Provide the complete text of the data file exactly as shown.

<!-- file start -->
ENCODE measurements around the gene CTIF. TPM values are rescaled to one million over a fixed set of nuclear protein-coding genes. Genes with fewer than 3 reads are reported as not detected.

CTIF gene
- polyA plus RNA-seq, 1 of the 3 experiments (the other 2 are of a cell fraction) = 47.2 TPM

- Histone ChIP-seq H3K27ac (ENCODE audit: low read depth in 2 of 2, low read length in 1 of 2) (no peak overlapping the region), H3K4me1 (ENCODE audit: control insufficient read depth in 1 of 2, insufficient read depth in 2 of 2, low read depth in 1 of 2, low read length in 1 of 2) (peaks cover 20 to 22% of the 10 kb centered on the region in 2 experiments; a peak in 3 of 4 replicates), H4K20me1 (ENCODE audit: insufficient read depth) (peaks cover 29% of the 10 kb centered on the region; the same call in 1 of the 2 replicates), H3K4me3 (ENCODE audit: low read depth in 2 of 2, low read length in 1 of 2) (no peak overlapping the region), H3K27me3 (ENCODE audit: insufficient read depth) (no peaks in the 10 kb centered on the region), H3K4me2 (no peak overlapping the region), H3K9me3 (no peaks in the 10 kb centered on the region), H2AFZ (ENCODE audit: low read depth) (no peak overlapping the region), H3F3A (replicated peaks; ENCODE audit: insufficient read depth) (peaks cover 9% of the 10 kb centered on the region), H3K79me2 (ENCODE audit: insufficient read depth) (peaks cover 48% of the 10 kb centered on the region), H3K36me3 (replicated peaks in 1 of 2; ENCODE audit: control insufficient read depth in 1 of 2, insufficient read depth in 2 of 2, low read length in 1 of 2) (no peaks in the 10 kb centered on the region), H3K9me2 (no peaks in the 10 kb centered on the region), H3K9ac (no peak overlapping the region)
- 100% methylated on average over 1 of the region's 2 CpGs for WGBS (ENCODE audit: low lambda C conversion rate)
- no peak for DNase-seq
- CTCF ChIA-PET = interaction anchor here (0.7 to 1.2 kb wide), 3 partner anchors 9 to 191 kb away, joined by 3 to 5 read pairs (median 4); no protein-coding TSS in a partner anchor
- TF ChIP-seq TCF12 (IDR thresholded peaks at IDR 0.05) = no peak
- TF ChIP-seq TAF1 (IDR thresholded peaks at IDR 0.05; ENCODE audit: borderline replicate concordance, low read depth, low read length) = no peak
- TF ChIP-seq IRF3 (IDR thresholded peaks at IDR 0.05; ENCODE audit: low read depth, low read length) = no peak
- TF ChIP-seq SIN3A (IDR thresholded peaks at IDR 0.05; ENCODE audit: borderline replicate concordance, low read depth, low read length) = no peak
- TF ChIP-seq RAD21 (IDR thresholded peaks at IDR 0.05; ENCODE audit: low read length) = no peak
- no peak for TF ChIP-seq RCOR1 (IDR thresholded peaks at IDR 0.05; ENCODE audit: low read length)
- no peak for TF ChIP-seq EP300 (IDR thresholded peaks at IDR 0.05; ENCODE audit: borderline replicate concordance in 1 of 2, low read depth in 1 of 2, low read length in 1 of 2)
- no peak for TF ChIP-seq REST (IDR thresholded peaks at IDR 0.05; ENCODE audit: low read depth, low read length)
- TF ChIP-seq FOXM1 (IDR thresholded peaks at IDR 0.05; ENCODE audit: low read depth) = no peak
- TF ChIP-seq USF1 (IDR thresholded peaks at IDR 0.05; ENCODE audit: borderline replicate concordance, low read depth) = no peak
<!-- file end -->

ENCODE measurements around the gene CTIF. TPM values are rescaled to one million over a fixed set of nuclear protein-coding genes. Genes with fewer than 3 reads are reported as not detected.

CTIF gene
- polyA plus RNA-seq, 1 of the 3 experiments (the other 2 are of a cell fraction) = 47.2 TPM

- Histone ChIP-seq H3K27ac (ENCODE audit: low read depth in 2 of 2, low read length in 1 of 2) (no peak overlapping the region), H3K4me1 (ENCODE audit: control insufficient read depth in 1 of 2, insufficient read depth in 2 of 2, low read depth in 1 of 2, low read length in 1 of 2) (peaks cover 20 to 22% of the 10 kb centered on the region in 2 experiments; a peak in 3 of 4 replicates), H4K20me1 (ENCODE audit: insufficient read depth) (peaks cover 29% of the 10 kb centered on the region; the same call in 1 of the 2 replicates), H3K4me3 (ENCODE audit: low read depth in 2 of 2, low read length in 1 of 2) (no peak overlapping the region), H3K27me3 (ENCODE audit: insufficient read depth) (no peaks in the 10 kb centered on the region), H3K4me2 (no peak overlapping the region), H3K9me3 (no peaks in the 10 kb centered on the region), H2AFZ (ENCODE audit: low read depth) (no peak overlapping the region), H3F3A (replicated peaks; ENCODE audit: insufficient read depth) (peaks cover 9% of the 10 kb centered on the region), H3K79me2 (ENCODE audit: insufficient read depth) (peaks cover 48% of the 10 kb centered on the region), H3K36me3 (replicated peaks in 1 of 2; ENCODE audit: control insufficient read depth in 1 of 2, insufficient read depth in 2 of 2, low read length in 1 of 2) (no peaks in the 10 kb centered on the region), H3K9me2 (no peaks in the 10 kb centered on the region), H3K9ac (no peak overlapping the region)
- 100% methylated on average over 1 of the region's 2 CpGs for WGBS (ENCODE audit: low lambda C conversion rate)
- no peak for DNase-seq
- CTCF ChIA-PET = interaction anchor here (0.7 to 1.2 kb wide), 3 partner anchors 9 to 191 kb away, joined by 3 to 5 read pairs (median 4); no protein-coding TSS in a partner anchor
- TF ChIP-seq TCF12 (IDR thresholded peaks at IDR 0.05) = no peak
- TF ChIP-seq TAF1 (IDR thresholded peaks at IDR 0.05; ENCODE audit: borderline replicate concordance, low read depth, low read length) = no peak
- TF ChIP-seq IRF3 (IDR thresholded peaks at IDR 0.05; ENCODE audit: low read depth, low read length) = no peak
- TF ChIP-seq SIN3A (IDR thresholded peaks at IDR 0.05; ENCODE audit: borderline replicate concordance, low read depth, low read length) = no peak
- TF ChIP-seq RAD21 (IDR thresholded peaks at IDR 0.05; ENCODE audit: low read length) = no peak
- no peak for TF ChIP-seq RCOR1 (IDR thresholded peaks at IDR 0.05; ENCODE audit: low read length)
- no peak for TF ChIP-seq EP300 (IDR thresholded peaks at IDR 0.05; ENCODE audit: borderline replicate concordance in 1 of 2, low read depth in 1 of 2, low read length in 1 of 2)
- no peak for TF ChIP-seq REST (IDR thresholded peaks at IDR 0.05; ENCODE audit: low read depth, low read length)
- TF ChIP-seq FOXM1 (IDR thresholded peaks at IDR 0.05; ENCODE audit: low read depth) = no peak
- TF ChIP-seq USF1 (IDR thresholded peaks at IDR 0.05; ENCODE audit: borderline replicate concordance, low read depth) = no peak